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There are few bike styles that are as all-around capable as fat tire e-bikes. On the one hand, you have the burly, all-terrain surefootedness of a fat bike; on the other, you have the above-and-beyond performance provided by an electric motor. In other words, the best fat tire electric bikes offer the best of both worlds, whether on the road or in the backcountry, which is why we’re offering our picks for the best of the best. 

How we chose the best fat tire e-bikes

As a lifelong cyclist—both road and trail—I offer some 30 years of experience riding bikes of all types. In recent years, I’ve relentlessly tested the best electric bikes and e-bike conversion kits and reviewed them for publications like Popular Science, Bicycling, Popular Mechanics, the Manual, and more. For this list, I explored recent releases from an extremely wide range of brands, testing bikes for different riding needs, experience levels, and budgets. My firsthand tests have been bolstered by input from the Popular Science editors and other expert reviewers. 

The best fat tire electric bikes: Reviews & Recommendations

Fat tire electric bikes are characterized by their wide tires, durable frames, and versatile geometry. Not only does that rank them among the ablest of rides for offroad trails and surfaces, but unlike electric mountain bikes, a fat tire bike’s more traditional design makes them solid e-bikes for transit in city centers as well. Here are our top recommendations for these top all-rounders.

Best overall: Rad Power RadRover 6 Plus

Nick Hilden



  • Motor: 750W
  • Torque: 50Nm
  • Battery capacity: 589-672Wh (depending on region)


  • Supremely comfortable
  • Extremely versatile
  • Rad Power’s vast ecosystem of accessories


  • Not designed for rougher terrain or trails

The RadRover from Rad Power has gone through several iterations now, and the 6 Plus brings it to a near-perfect package if you’re looking for an extremely versatile fat tire e-bike. In terms of performance, its 750W, 50Nm motor is solidly powerful, delivering plenty of oomph for climbing urban hills or moderate offroad hills. And its battery capacity is above average, providing a potential range upwards of 45 miles (though realistically more like 30). 

Beyond the electronics, it’s also a well-considered bike by pretty much every measure. The frame geometry is highly versatile, suited for riders of a variety of body types to use in a variety of conditions. Its hydraulic disc brakes are plenty reliable. The moderate front suspension cruises over bumps, and the included headlamp and sturdy fenders are nice touches. Add its generously padded seat, and you’ve got an incredibly comfortable cruiser.

What’s more, it can be endlessly customized via Rad Power’s vast ecosystem of accessories, such as baskets, cargo carriers, bags, bottles, consoles, locks, mirrors, lights, phone mounts, tire armor, passenger seats, trailers, and even pet carriers—and a whole lot more. If you’re looking for a bike geared more toward trail riding, this probably isn’t your best option, but for all practical purposes, this is a great fat tire e-bike.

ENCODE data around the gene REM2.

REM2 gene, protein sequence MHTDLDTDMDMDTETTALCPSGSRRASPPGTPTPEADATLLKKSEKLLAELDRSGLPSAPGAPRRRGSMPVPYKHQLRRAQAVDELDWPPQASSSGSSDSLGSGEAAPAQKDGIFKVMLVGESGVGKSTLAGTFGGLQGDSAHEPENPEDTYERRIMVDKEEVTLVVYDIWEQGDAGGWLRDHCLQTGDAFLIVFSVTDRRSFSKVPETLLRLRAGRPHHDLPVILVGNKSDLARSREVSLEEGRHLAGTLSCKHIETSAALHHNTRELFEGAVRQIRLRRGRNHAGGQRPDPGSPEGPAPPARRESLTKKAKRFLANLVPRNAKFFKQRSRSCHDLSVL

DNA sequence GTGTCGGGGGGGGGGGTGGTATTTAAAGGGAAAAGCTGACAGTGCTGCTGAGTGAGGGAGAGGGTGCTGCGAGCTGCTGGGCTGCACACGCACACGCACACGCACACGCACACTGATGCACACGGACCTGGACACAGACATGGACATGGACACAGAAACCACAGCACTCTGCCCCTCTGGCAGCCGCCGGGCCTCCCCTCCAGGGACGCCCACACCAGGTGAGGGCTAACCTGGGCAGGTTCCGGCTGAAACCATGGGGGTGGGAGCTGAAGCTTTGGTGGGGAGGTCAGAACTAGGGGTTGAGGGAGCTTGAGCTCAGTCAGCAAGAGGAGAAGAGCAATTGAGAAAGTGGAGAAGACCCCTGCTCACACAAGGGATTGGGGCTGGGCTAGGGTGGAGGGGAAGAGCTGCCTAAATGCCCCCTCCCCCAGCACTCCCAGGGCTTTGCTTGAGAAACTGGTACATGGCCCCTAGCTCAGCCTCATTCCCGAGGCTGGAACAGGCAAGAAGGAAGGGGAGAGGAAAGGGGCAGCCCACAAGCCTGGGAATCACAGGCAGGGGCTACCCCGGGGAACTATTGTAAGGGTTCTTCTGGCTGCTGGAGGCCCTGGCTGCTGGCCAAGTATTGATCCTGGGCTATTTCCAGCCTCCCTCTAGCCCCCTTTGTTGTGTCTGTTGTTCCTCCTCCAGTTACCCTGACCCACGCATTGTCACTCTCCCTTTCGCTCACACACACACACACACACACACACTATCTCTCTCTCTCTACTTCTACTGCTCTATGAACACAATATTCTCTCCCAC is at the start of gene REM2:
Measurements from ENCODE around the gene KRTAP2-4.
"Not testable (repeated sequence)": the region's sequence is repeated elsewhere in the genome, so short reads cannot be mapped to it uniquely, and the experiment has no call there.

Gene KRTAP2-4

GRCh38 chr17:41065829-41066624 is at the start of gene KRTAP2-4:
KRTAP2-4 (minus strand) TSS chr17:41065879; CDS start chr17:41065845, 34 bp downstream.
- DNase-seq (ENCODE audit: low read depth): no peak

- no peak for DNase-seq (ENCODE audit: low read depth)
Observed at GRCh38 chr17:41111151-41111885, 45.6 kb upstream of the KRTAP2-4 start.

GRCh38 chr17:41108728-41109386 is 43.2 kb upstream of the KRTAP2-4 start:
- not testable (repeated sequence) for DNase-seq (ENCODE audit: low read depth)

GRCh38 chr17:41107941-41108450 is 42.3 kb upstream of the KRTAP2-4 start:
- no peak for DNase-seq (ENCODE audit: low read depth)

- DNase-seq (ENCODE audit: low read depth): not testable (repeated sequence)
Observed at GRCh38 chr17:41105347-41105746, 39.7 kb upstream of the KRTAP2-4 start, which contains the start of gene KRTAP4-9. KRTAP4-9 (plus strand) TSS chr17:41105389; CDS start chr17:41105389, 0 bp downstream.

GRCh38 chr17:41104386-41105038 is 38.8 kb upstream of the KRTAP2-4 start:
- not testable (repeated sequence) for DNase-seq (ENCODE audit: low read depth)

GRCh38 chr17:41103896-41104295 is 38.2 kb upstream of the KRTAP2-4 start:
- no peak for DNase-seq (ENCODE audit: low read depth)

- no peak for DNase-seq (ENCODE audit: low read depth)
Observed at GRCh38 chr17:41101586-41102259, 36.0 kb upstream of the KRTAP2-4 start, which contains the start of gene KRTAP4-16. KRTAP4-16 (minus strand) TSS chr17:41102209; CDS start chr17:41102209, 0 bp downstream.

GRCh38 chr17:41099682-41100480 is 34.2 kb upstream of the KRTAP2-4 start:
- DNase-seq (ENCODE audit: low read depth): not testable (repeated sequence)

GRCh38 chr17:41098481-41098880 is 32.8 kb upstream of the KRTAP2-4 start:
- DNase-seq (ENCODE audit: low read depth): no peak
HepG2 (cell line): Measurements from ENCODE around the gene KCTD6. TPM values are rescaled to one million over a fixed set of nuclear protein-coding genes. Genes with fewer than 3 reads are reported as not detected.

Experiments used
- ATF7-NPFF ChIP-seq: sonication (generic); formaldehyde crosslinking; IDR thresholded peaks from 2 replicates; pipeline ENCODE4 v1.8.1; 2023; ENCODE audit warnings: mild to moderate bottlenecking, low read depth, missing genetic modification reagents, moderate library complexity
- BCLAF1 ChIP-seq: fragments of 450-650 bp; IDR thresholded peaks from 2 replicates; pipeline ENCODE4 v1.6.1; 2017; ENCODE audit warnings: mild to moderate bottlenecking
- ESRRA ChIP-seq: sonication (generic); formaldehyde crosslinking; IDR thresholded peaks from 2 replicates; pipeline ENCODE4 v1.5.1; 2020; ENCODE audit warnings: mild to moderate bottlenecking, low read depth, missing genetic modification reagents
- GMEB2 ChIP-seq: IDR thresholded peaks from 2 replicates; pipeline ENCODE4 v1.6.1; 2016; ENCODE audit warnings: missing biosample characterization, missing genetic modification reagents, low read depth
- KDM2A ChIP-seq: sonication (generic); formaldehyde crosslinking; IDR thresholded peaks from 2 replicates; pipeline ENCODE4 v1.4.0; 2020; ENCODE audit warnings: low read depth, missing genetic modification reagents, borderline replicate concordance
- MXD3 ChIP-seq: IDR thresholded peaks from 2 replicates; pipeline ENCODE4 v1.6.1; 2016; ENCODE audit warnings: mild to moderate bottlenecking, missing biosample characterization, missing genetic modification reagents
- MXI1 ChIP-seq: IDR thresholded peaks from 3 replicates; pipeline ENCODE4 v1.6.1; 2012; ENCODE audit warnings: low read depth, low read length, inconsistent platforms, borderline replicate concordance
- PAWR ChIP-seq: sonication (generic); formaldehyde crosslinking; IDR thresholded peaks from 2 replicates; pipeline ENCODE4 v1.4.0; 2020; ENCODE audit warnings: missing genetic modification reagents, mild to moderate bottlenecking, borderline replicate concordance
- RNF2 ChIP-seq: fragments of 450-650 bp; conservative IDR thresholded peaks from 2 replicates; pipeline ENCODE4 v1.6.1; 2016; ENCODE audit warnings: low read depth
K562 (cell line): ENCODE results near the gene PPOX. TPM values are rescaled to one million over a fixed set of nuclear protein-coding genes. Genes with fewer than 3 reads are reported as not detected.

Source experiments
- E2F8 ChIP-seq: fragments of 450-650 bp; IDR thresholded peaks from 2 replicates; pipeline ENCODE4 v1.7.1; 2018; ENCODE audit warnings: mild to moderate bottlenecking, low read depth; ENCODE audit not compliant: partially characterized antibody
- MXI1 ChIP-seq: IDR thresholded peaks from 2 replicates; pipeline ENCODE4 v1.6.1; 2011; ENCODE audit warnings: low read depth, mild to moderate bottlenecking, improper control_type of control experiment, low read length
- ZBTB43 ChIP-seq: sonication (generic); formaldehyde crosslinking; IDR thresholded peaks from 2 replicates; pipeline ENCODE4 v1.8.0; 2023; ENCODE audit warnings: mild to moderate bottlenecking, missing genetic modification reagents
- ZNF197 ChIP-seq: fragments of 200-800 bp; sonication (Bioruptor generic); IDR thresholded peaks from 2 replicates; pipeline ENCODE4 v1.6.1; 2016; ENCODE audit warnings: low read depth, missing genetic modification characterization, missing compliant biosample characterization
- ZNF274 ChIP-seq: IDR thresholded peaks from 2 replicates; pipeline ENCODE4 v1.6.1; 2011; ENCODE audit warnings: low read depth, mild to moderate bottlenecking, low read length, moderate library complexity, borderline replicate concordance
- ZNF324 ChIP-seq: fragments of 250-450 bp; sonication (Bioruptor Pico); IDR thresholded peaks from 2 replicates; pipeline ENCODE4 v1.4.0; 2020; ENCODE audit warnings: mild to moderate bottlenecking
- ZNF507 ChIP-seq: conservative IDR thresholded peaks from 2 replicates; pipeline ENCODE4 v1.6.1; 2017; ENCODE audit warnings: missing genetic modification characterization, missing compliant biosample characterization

Best value: Heybike Mars 2.0




  • Motor: 1200W
  • Torque: 80Nm
  • Battery capacity: 600Wh


  • Wildly powerful motor
  • Great torque
  • Foldable


  • Folding can be cumbersome
  • Difficult to ride if the battery runs out

The Mars 2.0 from Heybike gets our value pick because it packs a lot of bike into an affordable, foldable package. That 1200W motor is outright wild, especially coupled with its 80Nmn torque. Suffice it to say that you’ll never have trouble getting up to speed with this bike. Its 600Wh battery is decent in terms of capacity, but don’t let yourself run out of juice while far from your destination, as its high center of gravity and relatively high weight make it difficult to pedal and control when unpowered. 

In terms of design, the fact that it offers so much power in a foldable bike makes it extremely good for around-town commutes. It’ll zip you wherever you need to go; after that, you can fold it up and bring it inside. It can be a bit cumbersome to fold, but that’s pretty common among folding e-bikes. All in all, this is a great fat tire e-bike for versatile, go-anywhere riding. 

Best for women: Juiced Ripracer

Nick Hilden



  • Motor: 750W
  • Torque: 80Nm
  • Battery capacity: 777Wh


  • Smaller size is perfect for smaller body types
  • Solid electronic specs
  • Great throttle


  • No shocks
  • No speeds

Women often point out that too many or even most bikes are designed with men in mind. To that end, the Juiced Ripracer is the ideal solution. It’s a great bike for anybody except the tallest riders, but women and people with smaller bodies, in particular, will appreciate its trimmed-down stature and lower center of gravity. 

Beyond that, it puts up impressive numbers. Its 750W, 80Nm motor is fast and hill-defying, and its 777Wh battery is plenty big, especially considering its lighter, range-extending weight. And Juiced makes one of the best throttles in the business. It’s responsive and quick, and the twisting motorcycle-style design has a natural feel to it. It doesn’t have shocks, but the pillowy tires more or less negate the need, and it doesn’t have geared speeds, but the powerful motor makes them unnecessary. The Ripracer is a great e-bike all-around, and while it’s perfectly fine for urban use, it may be literally perfect for moderate offroad trails.